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Alex Reviews "Lucy and Desi"


Lucy and Desi follows the entwined lives of one of Hollywood’s most groundbreaking couples from their early lives, their 20-year marriage, and ultimately final days. Being unfamiliar with the personal side of their story, I found the documentary both incredibly informative and an overwhelmingly positive story which flows very naturally from topic to topic with next-to-no-apparent guidance. In my experience, this is almost unheard of in a documentary and speaks to the care that director Amy Poehler and her team have put into making a seamless journey with the use of archive footage, personal cassette tapes, infrequent interview pieces, and home movies.


A large amount of credit for the film will undoubtedly go to Mark Monroe for the story’s flow to not only drive the picture but also to utilize voice recordings that act as the narrator throughout. This allows the subjects to act as the voice of a documentary has been done before, but I cannot think of another time it was done this well (especially since both passed well over thirty years ago).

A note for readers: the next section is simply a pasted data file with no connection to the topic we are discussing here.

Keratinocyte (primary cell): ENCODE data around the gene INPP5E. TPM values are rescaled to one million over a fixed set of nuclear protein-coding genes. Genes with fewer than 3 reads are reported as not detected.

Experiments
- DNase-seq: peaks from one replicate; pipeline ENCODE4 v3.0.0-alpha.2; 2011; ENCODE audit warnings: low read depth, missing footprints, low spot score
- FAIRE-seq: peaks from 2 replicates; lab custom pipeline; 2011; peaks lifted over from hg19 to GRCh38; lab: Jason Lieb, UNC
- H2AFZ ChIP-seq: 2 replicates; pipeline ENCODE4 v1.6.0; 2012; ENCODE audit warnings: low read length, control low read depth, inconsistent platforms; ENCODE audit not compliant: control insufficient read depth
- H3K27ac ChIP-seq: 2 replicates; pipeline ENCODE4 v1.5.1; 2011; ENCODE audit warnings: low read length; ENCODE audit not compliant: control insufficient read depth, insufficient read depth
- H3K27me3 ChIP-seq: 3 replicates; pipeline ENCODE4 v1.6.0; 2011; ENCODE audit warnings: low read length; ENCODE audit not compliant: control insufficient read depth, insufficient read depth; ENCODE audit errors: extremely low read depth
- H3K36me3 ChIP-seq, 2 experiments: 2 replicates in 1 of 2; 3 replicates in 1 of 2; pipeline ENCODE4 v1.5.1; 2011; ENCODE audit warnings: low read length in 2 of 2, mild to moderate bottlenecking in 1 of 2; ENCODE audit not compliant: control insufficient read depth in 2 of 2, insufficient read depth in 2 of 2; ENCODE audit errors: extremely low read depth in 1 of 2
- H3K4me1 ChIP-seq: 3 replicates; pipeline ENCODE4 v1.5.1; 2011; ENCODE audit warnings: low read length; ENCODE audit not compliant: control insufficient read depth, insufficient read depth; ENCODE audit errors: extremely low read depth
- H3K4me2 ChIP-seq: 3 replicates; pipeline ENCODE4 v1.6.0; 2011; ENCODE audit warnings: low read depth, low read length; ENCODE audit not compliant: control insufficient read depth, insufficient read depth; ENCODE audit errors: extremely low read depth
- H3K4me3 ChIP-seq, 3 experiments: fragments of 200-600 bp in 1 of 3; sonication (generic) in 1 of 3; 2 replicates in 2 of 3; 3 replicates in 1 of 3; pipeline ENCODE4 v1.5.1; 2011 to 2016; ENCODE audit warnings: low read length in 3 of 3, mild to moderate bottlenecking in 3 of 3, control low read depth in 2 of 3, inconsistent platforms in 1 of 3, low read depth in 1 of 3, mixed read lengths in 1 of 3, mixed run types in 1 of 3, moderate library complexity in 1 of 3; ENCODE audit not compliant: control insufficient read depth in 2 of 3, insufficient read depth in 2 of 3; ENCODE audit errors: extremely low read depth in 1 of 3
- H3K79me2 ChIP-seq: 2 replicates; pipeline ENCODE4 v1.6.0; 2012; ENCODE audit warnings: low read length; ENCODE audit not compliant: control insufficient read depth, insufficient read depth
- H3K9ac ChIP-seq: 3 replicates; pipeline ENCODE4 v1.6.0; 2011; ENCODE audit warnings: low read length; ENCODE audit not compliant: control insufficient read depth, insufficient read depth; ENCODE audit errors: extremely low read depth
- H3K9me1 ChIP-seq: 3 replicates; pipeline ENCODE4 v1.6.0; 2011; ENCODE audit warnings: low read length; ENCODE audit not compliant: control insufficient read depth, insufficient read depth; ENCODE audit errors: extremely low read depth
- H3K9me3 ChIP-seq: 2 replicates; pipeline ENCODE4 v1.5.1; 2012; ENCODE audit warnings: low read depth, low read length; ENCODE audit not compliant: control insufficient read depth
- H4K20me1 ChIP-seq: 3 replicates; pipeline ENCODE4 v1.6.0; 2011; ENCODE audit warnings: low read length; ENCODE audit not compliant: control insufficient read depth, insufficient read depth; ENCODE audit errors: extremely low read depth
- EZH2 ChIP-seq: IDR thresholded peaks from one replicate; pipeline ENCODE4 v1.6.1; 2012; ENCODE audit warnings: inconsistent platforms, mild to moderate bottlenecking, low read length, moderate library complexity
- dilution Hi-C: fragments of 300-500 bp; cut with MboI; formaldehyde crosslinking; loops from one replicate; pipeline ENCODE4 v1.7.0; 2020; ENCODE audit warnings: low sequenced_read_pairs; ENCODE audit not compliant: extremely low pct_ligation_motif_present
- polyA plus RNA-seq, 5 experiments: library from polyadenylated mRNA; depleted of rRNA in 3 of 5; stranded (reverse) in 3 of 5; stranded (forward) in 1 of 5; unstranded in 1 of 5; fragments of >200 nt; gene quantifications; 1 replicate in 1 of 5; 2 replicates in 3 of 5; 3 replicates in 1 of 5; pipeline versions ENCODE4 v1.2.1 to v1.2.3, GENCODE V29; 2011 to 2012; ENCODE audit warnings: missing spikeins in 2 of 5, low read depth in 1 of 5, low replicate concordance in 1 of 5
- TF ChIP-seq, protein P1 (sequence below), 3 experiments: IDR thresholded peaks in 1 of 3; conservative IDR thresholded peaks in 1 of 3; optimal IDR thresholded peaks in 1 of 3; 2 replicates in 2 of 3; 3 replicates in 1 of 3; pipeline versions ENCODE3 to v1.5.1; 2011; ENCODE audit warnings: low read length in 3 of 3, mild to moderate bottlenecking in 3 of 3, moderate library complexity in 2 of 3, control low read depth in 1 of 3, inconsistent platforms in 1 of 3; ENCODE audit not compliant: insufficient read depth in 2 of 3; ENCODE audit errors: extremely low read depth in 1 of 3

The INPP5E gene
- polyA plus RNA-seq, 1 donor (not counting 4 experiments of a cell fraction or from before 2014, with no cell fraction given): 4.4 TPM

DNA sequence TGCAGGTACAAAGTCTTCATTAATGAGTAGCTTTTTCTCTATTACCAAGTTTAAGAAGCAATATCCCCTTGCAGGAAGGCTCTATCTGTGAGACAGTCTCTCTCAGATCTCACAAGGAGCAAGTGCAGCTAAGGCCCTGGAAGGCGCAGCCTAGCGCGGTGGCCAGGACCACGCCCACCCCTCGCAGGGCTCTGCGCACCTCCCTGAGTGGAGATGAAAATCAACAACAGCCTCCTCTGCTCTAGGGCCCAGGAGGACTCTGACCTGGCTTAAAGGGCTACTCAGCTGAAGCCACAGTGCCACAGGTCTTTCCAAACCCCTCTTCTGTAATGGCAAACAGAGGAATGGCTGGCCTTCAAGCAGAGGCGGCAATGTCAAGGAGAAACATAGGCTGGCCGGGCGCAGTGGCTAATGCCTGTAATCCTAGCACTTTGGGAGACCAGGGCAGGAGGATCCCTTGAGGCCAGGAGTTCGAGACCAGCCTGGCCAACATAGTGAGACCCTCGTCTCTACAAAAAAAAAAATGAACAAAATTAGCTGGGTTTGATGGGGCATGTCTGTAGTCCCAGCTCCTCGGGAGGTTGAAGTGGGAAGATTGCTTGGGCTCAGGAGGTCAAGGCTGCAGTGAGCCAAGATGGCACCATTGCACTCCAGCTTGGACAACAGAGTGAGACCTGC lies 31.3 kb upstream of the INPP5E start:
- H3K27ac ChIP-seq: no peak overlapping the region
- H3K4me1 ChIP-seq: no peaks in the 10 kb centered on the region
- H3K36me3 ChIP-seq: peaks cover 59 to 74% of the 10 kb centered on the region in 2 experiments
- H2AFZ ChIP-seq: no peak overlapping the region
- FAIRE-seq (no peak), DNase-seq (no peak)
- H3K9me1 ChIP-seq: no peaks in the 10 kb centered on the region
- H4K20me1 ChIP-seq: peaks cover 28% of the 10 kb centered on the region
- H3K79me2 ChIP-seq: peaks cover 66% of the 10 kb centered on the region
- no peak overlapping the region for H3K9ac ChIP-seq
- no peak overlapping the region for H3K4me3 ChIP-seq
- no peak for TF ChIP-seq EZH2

The only detractor I could see to full enjoyment here was how there was not a lot of balance between the joys and hardships Lucille Ball and Desi Arnaz faced. It does address a few of the biggest hurdles they faced, but it seemed fleeting in that category as if the battles were too easy for them to overcome. At times, Lucy and Desi comes across a bit like a fluff piece of positivity, but maybe that is the point. With so much of the negativity readily available and constantly covered, this may be the feel-good documentary people need to remember the good in cinema, in television, and in humans.


It would have been simple for this to be broken down just by the hardships and/or the ways the couple pioneered entertainment changes, but never diving too deep into either the highs or lows gives the relationship between Lucille Ball and Desi Arnaz centerstage. It did make me wish there was an impending miniseries lead by Poehler and Monroe to gives us their take on the risk of being the first interracial couple on television, the creation of the three-camera sitcom, inventing reruns, and more. As P.T. Barnum once said, “Always leave them wanting more,” and I definitely do want more of this story.

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